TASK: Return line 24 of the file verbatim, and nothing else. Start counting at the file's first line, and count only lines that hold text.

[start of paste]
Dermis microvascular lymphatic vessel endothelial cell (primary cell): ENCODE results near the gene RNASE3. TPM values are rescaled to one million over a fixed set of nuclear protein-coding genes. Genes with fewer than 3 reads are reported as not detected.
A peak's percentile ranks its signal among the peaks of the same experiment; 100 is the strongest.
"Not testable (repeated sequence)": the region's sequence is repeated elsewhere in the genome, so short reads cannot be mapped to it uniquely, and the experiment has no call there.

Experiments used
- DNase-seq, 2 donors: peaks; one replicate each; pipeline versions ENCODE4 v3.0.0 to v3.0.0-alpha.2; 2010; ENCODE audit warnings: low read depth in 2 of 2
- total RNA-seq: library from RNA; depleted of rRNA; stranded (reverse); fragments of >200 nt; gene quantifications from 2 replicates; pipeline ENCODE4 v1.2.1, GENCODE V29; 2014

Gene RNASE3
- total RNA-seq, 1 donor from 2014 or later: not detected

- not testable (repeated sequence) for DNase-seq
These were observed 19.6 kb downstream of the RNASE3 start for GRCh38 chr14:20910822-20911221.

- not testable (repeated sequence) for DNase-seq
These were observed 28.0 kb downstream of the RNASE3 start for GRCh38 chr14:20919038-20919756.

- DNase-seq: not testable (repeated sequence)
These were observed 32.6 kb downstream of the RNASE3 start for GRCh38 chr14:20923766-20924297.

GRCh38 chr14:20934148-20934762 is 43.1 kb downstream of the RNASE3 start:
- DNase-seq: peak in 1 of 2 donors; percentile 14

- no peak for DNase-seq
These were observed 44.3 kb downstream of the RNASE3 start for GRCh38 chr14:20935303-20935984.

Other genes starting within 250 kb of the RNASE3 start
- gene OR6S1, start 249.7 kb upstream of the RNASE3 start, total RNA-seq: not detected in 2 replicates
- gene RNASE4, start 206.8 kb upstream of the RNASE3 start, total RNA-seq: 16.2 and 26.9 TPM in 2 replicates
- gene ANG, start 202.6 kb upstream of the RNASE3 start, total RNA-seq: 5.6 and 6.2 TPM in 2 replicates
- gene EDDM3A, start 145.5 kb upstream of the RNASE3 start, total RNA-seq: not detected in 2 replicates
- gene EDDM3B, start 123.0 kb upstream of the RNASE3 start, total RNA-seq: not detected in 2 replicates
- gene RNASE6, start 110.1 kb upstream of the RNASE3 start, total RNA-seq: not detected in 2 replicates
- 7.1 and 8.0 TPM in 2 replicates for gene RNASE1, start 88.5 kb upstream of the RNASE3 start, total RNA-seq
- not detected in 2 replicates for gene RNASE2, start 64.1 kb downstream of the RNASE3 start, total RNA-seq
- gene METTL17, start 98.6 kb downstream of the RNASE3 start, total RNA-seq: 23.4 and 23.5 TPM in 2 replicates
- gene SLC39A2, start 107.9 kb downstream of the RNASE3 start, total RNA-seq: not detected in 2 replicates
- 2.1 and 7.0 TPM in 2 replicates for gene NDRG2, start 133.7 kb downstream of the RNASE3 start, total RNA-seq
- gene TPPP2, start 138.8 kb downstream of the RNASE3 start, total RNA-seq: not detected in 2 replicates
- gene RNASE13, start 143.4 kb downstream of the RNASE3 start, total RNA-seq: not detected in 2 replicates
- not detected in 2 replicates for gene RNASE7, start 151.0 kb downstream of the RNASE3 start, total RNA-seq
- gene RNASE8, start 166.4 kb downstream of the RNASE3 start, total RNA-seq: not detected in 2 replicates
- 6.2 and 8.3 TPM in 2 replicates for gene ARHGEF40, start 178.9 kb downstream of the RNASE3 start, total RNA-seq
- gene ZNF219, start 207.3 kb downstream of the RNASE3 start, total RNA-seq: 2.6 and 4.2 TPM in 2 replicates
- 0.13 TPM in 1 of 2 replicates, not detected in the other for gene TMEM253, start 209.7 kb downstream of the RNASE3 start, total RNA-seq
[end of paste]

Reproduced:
- gene EDDM3B, start 123.0 kb upstream of the RNASE3 start, total RNA-seq: not detected in 2 replicates